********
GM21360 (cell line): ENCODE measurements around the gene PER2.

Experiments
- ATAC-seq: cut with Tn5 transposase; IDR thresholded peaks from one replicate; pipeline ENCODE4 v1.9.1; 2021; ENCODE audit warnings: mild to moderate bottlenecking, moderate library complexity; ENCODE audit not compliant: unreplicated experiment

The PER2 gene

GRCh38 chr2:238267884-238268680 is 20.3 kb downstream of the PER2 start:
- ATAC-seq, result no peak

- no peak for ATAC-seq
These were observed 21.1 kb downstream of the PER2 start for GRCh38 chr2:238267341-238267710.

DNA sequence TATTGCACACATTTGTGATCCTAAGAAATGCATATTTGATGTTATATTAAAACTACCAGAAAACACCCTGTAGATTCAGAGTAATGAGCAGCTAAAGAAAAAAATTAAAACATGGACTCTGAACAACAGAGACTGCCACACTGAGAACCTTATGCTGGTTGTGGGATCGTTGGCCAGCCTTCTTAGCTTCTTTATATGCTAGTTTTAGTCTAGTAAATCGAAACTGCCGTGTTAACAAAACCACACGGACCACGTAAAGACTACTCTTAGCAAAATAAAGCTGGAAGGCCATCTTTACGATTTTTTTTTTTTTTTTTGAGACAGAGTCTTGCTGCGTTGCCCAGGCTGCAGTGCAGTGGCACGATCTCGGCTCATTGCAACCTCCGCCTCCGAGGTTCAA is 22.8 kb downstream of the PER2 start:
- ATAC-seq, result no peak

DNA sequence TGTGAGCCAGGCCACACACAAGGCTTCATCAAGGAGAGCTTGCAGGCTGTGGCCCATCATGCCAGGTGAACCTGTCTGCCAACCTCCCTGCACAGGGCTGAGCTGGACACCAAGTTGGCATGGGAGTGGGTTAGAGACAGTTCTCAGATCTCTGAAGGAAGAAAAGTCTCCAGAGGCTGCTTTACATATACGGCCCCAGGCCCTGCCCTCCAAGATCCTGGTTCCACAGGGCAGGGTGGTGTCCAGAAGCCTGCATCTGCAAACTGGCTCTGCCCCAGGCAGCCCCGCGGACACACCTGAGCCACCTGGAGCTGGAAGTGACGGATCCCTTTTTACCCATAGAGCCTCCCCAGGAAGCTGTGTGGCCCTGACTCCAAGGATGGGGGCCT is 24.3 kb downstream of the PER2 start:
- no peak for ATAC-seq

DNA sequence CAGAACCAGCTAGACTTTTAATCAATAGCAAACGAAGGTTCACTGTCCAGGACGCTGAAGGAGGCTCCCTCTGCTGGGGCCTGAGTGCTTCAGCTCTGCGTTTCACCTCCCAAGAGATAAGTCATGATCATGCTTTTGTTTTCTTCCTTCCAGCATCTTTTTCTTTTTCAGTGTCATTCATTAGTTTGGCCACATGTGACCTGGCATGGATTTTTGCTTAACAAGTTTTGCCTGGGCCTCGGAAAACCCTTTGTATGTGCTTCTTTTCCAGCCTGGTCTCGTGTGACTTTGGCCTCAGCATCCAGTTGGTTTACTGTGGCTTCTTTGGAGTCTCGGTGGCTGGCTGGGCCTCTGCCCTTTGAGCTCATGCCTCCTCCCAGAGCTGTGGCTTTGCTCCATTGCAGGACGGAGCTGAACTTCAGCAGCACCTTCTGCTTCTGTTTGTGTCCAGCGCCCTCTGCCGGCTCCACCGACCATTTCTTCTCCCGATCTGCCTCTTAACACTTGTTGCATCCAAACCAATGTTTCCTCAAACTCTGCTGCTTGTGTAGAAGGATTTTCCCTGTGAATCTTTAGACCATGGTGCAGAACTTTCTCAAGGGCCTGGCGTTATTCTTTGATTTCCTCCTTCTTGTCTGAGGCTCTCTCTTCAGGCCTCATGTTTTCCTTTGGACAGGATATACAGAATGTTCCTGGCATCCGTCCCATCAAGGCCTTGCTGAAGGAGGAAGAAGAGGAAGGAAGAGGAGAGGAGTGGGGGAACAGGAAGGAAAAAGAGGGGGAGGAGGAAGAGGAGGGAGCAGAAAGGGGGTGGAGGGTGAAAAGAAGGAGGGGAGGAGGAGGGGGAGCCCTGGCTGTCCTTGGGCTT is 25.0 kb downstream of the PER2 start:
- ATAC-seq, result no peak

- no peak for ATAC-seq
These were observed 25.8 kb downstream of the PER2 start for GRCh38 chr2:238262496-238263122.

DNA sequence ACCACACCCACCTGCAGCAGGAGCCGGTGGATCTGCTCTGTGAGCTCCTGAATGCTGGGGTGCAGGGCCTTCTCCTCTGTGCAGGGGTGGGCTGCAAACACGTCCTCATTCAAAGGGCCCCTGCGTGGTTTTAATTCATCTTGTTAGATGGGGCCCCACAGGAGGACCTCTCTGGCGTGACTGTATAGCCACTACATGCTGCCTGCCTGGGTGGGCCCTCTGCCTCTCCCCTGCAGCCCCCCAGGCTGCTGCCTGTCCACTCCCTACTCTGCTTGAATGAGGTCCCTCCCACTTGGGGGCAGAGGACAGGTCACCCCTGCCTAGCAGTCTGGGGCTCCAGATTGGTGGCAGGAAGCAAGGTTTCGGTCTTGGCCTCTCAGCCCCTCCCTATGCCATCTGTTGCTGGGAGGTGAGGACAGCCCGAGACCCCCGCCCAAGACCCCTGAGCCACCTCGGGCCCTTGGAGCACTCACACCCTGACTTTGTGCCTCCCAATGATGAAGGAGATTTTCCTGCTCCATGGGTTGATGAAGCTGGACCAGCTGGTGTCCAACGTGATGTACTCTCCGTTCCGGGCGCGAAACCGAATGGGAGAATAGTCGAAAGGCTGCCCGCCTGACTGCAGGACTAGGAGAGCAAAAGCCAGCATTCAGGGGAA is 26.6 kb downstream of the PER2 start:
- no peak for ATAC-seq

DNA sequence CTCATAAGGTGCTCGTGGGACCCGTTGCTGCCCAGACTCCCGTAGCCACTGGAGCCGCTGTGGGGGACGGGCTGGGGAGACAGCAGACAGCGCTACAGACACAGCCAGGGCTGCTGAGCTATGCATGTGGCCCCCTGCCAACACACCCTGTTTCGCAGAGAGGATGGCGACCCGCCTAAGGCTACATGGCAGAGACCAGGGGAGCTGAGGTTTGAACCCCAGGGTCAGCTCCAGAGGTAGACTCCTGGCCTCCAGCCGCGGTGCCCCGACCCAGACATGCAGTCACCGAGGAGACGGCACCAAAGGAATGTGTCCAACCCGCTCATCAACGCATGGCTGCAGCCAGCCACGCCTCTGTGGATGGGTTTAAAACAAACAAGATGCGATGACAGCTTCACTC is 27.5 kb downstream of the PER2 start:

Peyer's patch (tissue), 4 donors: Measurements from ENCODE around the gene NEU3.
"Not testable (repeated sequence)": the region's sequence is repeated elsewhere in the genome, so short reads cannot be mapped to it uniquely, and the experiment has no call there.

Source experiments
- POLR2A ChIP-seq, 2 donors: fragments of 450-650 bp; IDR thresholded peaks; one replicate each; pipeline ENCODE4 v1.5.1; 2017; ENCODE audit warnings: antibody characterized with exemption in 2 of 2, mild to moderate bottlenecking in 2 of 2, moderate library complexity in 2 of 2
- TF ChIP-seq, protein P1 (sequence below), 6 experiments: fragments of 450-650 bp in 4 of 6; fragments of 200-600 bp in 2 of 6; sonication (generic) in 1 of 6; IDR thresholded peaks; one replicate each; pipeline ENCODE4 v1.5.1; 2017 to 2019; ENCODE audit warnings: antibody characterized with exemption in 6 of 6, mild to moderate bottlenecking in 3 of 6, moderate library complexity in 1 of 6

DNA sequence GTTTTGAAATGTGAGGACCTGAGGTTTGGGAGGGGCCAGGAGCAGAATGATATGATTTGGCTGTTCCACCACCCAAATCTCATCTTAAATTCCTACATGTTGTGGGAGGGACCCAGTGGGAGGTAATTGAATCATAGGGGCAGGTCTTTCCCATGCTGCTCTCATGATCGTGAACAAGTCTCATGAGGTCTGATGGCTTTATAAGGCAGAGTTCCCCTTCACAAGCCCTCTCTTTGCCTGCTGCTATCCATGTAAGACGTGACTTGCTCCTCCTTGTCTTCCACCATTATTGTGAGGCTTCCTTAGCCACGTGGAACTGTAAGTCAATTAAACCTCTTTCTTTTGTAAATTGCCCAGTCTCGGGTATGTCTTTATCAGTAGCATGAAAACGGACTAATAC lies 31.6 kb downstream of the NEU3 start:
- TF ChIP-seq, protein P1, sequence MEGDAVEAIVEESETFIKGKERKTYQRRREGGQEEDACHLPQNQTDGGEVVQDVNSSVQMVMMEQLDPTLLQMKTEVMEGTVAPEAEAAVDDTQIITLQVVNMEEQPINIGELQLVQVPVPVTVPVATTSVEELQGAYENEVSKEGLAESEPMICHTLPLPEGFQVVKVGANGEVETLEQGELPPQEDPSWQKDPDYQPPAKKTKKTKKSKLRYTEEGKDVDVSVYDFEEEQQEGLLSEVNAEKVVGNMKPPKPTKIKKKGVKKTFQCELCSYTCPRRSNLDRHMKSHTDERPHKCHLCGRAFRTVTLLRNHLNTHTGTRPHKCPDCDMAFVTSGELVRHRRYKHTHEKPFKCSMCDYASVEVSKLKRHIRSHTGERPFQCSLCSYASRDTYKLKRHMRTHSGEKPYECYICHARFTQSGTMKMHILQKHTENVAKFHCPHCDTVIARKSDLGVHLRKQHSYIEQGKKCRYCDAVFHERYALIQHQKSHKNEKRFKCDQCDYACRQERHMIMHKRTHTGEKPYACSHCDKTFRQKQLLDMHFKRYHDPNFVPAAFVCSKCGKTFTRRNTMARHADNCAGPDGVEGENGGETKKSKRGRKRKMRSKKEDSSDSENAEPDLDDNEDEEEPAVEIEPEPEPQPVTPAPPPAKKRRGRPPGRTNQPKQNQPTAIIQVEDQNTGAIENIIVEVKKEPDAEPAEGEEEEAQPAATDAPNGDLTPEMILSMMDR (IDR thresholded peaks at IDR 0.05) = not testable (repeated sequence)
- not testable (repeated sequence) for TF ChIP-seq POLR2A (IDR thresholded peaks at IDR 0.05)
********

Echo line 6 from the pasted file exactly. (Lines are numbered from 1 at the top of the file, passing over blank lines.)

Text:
- ATAC-seq, result no peak